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Reducing the risk of disasters and climate variability in the Pacific Islands : Republic of Kiribati country assessment (Inglês)

The World Bank policy note, 'not if, but when' shows the Pacific island countries to be among the world's most vulnerable to natural disasters. Since 1950, natural disasters have directly affected more than 3.4 million people and led to more than 1,700 reported deaths in the Pacific Islands Region (excluding Papua New Guinea). In the 1990s alone, reported natural disasters cost the Region US$2.8 billion (in real 2004 value). The traditional approach of 'wait and mitigate' is a far worse strategy than proactively managing risks. This Kiribati assessment begins by explaining the context of the country in relation to disaster risk reduction and climate change adaption. It follows with sections on the key country findings and detailed country assessment that focus on some key components relevant to Hyogo Framework for Action (HFA) achievement: adopting and mainstreaming policies, data and knowledge, risk and vulnerability assessments, monitoring and evaluation, awareness raising and capacity building, planning and budgetary processes, and coordination. From this assessment, possible opportunities for addressing the identified gaps and needs within the HFA are presented in the final section. Some potential opportunities for future support are proposed in annex A.


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    Pacific Islands,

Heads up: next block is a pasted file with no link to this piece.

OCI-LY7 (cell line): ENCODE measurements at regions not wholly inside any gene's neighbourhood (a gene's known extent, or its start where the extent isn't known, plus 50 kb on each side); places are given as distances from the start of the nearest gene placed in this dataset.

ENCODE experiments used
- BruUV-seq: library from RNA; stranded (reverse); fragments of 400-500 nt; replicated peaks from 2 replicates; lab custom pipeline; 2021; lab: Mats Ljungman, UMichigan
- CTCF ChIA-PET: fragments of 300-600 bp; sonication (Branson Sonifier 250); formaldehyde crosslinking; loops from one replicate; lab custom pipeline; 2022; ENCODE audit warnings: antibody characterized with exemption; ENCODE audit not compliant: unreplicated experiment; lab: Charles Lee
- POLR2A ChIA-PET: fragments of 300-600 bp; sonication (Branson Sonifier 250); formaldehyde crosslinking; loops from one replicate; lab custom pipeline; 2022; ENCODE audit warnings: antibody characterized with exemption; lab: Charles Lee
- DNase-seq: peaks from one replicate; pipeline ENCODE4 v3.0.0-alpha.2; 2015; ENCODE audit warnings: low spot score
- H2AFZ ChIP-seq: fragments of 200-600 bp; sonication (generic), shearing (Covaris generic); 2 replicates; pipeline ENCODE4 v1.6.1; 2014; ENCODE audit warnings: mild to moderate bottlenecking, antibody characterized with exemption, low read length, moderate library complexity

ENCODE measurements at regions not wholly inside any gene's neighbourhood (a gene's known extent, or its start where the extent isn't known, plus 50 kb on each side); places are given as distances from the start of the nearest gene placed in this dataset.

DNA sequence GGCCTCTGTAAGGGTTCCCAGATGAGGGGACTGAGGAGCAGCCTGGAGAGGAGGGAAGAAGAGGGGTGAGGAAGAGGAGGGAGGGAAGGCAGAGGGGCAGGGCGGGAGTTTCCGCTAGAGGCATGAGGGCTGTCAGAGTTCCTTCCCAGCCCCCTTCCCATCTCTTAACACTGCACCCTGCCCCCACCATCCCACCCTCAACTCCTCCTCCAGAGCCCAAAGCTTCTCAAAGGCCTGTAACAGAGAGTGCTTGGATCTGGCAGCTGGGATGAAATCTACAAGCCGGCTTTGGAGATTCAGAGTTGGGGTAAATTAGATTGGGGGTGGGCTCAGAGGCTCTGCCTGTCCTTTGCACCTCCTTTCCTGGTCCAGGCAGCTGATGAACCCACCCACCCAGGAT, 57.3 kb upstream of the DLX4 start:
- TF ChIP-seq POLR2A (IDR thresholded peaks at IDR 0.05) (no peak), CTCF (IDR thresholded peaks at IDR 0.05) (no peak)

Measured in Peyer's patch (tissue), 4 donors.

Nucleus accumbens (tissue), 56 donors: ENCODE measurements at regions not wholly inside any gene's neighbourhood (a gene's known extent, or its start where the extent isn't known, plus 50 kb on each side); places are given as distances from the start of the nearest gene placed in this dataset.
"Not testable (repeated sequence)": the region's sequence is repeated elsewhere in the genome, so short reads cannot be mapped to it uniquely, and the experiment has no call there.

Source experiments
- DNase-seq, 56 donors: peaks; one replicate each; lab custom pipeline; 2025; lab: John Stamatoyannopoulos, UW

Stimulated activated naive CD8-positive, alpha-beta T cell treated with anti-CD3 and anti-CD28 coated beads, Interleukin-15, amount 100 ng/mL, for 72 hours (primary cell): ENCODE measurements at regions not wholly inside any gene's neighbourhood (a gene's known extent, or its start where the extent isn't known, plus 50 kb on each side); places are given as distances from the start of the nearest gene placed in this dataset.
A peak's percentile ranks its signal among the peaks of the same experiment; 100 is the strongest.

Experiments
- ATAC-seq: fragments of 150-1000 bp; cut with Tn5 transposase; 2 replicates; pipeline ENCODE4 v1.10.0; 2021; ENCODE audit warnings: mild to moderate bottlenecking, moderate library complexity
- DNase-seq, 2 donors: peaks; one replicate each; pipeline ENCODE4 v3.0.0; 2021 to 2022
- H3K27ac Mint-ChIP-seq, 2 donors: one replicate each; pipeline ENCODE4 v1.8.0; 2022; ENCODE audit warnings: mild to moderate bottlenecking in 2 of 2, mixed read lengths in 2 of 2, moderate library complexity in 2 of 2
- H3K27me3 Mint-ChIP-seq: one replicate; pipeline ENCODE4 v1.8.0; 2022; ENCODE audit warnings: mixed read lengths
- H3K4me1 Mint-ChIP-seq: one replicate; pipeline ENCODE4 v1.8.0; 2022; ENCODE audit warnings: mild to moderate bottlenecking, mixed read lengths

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    Leste Asiático e Pacífico,

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    Reducing the risk of disasters and climate variability in the Pacific Islands : Republic of Kiribati country assessment

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    united nations framework convention on climate change;sea-level rise;Outer Islands;strategy for disaster reduction;natural hazard;global ocean observing system;impact of climate change;water quality and quantity;climate change adaptation;beach mining;awareness raising;information system management;access to technology;human resource capacity;coastal change;storm surge;central authority;Coral Reef;marine ecosystem;degradation of groundwater;source income;Coastal Zone Management;variability in precipitation;high population growth;Natural Resource Management;delivery of service;source of income;exclusive economic zone;extreme climatic event;national adaptation strategy;public awareness activity;informed policy choices;risk management approach;effective risk reduction;lack of knowledge;capacity for implementation;division of labor;enforcement of law;proper risk assessment;external financial assistance;local government policy;secure water supply;impact of policy;digital elevation model;geographic information system;high sea level;risk assessment procedures;climate change risk;satellite remote sensing;loss of land;sustainable water resource;exposure to risk;human resource issues;negative environmental impact;world war ii;improved water supply;development of information;air photo;personal communication;natural disaster;access fee;critical infrastructure;ecosystem degradation;Disaster Risk;ocean temperature;drought;building code;island countries;coastal structures;budgetary process;Natural Resources;short-term training;behavioral change;climate variability;long-term monitoring;freshwater resource;



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